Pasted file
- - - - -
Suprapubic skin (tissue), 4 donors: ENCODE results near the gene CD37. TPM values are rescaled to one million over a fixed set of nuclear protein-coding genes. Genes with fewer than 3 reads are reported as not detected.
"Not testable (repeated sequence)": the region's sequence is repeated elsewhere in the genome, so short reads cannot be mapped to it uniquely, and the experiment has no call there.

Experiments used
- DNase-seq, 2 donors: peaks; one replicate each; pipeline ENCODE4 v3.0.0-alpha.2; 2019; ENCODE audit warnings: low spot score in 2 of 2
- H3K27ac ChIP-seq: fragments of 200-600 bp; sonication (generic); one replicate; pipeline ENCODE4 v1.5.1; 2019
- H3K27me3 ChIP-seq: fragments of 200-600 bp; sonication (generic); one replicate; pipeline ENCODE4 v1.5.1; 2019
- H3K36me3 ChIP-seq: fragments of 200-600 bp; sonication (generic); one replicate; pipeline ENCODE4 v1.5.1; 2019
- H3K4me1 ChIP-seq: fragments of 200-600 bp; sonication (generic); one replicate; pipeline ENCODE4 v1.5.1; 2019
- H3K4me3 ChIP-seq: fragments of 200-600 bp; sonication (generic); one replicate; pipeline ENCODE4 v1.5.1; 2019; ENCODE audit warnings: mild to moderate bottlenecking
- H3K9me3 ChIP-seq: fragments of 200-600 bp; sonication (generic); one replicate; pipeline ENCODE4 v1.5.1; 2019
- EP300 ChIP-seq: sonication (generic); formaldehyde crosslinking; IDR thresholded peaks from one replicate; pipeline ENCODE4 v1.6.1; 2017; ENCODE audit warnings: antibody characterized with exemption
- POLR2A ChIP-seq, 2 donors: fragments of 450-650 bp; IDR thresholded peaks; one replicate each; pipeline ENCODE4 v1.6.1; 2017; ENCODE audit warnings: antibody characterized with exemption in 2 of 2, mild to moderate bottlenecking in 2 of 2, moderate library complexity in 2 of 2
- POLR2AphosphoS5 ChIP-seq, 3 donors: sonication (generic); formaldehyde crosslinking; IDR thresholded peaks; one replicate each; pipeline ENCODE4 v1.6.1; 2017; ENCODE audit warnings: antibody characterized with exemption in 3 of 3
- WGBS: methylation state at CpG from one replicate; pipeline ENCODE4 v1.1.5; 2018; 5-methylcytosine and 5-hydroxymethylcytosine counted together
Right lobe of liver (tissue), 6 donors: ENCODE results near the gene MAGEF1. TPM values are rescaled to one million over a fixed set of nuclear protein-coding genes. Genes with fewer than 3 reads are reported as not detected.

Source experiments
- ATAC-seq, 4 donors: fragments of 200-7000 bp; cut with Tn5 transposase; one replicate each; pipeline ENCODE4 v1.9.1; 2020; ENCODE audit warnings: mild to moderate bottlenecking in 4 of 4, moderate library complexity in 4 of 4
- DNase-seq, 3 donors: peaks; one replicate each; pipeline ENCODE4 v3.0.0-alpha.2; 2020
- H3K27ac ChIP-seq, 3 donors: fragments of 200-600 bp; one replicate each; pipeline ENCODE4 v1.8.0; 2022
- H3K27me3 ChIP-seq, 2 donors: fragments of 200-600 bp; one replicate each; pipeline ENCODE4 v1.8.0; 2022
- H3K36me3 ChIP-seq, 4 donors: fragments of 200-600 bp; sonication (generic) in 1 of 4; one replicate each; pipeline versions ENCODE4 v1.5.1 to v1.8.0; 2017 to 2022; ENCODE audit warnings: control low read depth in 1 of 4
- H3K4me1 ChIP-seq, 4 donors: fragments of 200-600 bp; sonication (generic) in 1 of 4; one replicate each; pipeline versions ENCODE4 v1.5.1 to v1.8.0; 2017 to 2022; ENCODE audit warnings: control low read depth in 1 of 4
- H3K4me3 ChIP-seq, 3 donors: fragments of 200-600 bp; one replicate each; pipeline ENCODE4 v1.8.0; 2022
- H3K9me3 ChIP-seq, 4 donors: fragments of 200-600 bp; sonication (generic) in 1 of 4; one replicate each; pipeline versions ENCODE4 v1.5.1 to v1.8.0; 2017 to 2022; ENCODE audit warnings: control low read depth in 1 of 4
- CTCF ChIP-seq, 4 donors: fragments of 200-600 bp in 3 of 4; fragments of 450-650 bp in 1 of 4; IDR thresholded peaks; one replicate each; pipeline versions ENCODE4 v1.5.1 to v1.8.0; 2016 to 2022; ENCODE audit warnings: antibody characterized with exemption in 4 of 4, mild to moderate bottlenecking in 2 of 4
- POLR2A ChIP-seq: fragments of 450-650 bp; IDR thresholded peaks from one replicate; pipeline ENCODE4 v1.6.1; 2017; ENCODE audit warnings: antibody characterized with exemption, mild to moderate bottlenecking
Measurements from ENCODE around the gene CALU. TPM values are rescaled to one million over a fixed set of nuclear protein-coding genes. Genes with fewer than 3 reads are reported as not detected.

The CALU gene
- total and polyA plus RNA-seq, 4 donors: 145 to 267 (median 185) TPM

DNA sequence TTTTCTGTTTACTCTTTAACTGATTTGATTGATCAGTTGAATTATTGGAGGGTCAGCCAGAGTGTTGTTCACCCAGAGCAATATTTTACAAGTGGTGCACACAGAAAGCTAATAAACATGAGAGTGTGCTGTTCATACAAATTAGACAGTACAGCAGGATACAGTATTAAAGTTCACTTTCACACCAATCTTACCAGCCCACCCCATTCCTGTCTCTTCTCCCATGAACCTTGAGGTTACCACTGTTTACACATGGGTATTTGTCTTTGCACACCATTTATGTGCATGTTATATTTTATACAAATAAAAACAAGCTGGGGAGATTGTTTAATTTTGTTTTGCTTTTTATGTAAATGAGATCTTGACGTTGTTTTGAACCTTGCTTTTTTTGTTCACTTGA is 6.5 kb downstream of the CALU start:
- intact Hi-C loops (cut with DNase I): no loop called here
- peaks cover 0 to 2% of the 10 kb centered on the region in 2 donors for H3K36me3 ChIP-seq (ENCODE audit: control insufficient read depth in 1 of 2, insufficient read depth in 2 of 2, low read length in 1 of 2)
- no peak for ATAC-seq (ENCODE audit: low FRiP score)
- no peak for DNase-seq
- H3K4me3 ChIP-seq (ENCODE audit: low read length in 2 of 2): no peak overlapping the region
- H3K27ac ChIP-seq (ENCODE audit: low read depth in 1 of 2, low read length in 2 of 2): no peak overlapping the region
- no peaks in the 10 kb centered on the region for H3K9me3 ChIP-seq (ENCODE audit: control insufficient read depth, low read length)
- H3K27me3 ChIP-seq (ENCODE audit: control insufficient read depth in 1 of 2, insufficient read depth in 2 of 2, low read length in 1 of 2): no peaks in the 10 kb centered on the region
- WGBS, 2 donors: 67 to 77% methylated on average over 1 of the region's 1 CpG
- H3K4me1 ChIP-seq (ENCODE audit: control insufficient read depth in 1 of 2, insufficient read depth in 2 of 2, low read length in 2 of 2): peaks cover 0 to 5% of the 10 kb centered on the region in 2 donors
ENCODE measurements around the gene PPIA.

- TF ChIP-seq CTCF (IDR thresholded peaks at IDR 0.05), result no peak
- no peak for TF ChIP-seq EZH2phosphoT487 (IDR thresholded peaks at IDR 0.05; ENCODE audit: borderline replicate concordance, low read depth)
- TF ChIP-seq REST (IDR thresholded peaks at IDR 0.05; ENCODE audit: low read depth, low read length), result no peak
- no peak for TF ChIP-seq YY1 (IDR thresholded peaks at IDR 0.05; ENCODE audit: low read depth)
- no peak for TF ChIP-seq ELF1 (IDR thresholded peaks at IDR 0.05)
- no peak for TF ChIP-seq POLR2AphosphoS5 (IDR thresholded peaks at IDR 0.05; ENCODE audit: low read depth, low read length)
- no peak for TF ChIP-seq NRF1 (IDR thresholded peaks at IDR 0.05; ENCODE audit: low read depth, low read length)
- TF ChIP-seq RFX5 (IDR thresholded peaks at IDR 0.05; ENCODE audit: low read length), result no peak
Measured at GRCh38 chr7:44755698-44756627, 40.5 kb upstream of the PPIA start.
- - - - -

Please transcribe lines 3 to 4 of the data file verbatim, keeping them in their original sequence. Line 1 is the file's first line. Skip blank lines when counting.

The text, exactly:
Experiments used
- DNase-seq, 2 donors: peaks; one replicate each; pipeline ENCODE4 v3.0.0-alpha.2; 2019; ENCODE audit warnings: low spot score in 2 of 2